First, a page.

Stolen Valor 4×4

Print Friendly, PDF & Email

Have you heard about Stolen Valor? It’s when a guy who spent a year or two working as The Army Guy in a Village People cover band claims he did “three tours” as a Navy SEAL. There’s a similar thing going on in the car world. You may have noticed.

Light-duty, car-based crossover SUVs with “4×4” or “4WD” badges on their liftgates.

Italicized with cause.

Yes, technically, these car-based, light duty crossovers are as advertised. All four wheels are powered. But historically, “4×4” and “4WD” have meant something different.

Something more.

You’re getting something less when you buy a light-duty, car-based crossover SUV labeled as having “4WD”or being a “4×4.”

It bears some explaining.

Four wheel drive (“4WD” and its functional synonym, “4×4”) used to always mean the kind of system you found in heavy-duty trucks, or SUVs based on heavy-duty trucks – or which were designed the way heavy-duty trucks are designed.

And they are designed very differently vs. cars and crossovers based on cars.

Trucks (and vehicles based on or emulating the truck idea) are fundamentally rear-wheel-drive – even when they are four-wheel-drive.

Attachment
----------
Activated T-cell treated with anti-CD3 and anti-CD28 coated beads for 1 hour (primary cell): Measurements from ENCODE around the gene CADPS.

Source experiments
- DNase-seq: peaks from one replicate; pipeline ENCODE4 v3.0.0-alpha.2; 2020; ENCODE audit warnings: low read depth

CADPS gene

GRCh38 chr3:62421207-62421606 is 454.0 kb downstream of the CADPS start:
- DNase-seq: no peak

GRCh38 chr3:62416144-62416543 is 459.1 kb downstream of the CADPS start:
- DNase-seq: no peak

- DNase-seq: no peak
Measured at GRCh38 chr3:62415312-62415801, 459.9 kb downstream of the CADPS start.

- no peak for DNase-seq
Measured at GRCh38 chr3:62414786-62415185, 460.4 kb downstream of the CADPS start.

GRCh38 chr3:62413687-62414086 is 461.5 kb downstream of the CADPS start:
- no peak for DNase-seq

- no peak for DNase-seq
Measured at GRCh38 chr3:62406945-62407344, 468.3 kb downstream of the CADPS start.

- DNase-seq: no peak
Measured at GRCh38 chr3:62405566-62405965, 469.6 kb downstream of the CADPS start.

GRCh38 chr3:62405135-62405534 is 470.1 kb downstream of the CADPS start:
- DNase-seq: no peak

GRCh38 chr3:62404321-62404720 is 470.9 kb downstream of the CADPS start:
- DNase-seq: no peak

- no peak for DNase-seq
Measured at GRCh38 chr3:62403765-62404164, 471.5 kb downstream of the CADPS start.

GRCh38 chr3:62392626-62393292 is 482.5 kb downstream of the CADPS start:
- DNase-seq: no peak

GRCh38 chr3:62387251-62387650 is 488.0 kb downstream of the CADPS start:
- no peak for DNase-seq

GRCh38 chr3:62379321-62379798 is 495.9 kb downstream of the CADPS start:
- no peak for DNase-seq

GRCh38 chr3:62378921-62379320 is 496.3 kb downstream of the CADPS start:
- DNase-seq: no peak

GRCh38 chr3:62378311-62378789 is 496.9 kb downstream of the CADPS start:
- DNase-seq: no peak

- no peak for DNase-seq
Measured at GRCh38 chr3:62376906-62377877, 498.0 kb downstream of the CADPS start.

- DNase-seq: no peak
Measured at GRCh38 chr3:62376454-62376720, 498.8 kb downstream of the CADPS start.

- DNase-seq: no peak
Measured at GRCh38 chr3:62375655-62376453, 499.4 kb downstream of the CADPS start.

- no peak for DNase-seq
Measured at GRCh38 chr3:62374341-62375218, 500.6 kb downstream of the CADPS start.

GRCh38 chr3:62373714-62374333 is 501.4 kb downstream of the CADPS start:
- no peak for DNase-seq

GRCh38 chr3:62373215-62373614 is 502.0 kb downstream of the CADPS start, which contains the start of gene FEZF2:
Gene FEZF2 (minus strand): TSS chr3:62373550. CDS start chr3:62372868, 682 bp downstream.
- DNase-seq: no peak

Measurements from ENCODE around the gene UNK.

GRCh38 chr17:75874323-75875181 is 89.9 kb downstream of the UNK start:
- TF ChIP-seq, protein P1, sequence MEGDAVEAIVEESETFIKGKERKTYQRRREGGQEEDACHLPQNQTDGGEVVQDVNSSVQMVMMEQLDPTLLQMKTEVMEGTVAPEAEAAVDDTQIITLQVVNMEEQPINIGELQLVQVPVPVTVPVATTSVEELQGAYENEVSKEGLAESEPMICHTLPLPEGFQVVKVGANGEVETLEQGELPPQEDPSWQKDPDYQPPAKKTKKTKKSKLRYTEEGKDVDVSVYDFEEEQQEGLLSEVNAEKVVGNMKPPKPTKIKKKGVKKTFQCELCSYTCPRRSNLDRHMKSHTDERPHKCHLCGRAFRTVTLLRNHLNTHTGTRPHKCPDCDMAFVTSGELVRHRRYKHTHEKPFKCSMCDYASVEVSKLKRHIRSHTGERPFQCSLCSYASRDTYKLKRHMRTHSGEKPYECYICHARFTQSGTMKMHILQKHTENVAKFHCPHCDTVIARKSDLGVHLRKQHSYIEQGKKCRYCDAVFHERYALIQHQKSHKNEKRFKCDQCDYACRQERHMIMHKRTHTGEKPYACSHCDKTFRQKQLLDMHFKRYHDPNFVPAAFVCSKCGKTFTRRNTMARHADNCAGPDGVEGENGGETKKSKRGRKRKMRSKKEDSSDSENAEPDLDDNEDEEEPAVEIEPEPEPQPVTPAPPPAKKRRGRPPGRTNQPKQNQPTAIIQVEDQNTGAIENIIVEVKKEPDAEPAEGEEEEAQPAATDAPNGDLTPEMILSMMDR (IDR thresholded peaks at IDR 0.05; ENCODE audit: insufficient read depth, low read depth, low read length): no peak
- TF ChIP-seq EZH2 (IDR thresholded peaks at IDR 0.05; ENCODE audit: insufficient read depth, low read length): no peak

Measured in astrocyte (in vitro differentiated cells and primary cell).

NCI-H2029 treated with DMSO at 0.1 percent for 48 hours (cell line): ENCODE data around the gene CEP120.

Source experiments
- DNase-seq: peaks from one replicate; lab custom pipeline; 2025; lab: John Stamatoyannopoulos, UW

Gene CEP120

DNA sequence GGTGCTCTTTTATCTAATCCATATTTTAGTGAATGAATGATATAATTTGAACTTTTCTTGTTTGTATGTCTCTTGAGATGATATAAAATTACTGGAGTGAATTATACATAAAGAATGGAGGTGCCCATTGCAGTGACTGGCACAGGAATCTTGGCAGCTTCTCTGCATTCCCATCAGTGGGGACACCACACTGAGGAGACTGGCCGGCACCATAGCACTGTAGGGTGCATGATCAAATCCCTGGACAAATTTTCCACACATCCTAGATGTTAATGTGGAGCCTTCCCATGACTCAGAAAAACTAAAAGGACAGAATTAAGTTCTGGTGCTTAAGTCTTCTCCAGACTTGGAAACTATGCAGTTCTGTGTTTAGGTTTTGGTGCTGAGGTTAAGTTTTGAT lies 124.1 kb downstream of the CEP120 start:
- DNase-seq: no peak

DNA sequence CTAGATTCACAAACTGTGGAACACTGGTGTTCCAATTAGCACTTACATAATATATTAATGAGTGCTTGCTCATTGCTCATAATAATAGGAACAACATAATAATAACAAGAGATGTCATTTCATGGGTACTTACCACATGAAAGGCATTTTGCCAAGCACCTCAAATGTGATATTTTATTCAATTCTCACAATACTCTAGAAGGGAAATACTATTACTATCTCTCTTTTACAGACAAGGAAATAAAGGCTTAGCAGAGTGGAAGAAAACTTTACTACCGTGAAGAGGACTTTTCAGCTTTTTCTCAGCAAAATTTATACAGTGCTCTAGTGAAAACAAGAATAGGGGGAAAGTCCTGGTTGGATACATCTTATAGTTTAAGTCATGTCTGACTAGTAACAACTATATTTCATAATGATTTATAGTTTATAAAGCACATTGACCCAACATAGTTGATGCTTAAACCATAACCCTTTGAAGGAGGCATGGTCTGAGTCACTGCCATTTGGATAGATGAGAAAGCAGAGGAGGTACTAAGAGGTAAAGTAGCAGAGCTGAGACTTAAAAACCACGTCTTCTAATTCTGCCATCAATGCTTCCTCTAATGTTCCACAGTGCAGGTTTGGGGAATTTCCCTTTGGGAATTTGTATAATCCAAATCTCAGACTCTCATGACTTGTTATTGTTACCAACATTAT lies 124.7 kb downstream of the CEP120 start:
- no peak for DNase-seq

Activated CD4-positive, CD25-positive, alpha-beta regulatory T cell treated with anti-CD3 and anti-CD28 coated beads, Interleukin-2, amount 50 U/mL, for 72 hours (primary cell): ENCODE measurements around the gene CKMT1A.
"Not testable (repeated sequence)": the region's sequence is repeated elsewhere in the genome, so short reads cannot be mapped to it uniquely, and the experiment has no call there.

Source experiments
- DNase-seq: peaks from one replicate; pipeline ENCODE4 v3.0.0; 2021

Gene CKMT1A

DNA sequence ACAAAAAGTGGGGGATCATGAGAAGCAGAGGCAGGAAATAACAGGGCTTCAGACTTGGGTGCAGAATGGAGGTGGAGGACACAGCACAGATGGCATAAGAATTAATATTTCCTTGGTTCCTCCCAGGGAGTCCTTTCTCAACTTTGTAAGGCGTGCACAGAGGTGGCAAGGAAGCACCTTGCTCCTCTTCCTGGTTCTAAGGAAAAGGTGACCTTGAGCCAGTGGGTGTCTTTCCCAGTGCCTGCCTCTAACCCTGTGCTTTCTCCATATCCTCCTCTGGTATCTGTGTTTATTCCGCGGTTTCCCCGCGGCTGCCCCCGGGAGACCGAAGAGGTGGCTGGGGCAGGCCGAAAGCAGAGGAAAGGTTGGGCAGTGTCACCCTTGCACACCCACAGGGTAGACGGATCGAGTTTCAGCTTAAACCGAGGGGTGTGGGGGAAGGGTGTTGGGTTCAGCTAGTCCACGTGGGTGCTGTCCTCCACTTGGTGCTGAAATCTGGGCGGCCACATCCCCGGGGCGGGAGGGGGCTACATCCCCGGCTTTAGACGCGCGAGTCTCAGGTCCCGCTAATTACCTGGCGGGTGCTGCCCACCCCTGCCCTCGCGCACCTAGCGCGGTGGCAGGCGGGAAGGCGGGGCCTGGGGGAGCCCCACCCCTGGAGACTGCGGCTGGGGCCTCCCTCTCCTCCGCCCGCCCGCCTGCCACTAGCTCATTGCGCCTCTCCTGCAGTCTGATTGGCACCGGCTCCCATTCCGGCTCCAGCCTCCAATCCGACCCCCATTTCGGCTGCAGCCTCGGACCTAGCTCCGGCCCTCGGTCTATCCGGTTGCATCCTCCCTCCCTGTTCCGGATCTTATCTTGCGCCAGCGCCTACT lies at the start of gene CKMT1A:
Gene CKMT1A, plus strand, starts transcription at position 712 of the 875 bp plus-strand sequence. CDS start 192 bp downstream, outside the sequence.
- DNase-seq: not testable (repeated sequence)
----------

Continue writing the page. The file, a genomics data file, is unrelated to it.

Under normal conditions, the 4WD isn’t engaged; you’re driving a two-wheel-drive vehicle – and all the engine’s power flows to the rear wheels. When the 4WD is engaged, a center differential routes half of the engine’s power to the front wheels in a 50-50 split.

But the default is rear-wheel-drive.

In a car-based crossover, it’s exactly the opposite. The default is front-wheel-drive  – because most current/recent-vintage cars that serve as the basis for crossovers are FWD.

The car normally pulls rather than pushes itself along.

When the front wheels break traction, some of the engine’s power – as much as 90 percent or even more, depending on the particular system – is automatically routed to the rear wheels via a viscous coupling, which operates on the same basic principle as the clutch in a car with a manual transmission.

But the default is for the power to meet the pavement via the front wheels.

Such systems used to be marketed as all-wheel-drive, not “4WD” or “4×4” – precisely (well, honestly) because of the differences between the two systems.

And there are more differences than just which set of wheels normally pull – or push – the car along.

The next big difference is the additional gear – and gearing – that you get with a heavy-duty 4×4 system vs. an all-wheel-drive system.

The reference here is to 4WD (or 4×4) Low – a function of the two-speed transfer case, which all-wheel-drive systems don’t have. The transfer case – when engaged – multiplies the torque, or twisting force, of the engine – giving the driver additional pulling power at low speeds. This is a huge advantage when attempting to climb very steep grades, deal with uneven terrain off-road and slog through deep mud and heavy snow.

If an all-wheel-drive set-up lacks that capability, it is arguably cheesy to represent it as “4×4” or “4WD” given the historical usage and the fact that most people probably think they are getting the heavy-duty capability of a truck-type system when they hear those terms, or see the badge on the tailgate.

But that doesn’t mean all-wheel-drive is inferior.

It is simply different.

And – in some ways – superior to 4WD/4×4.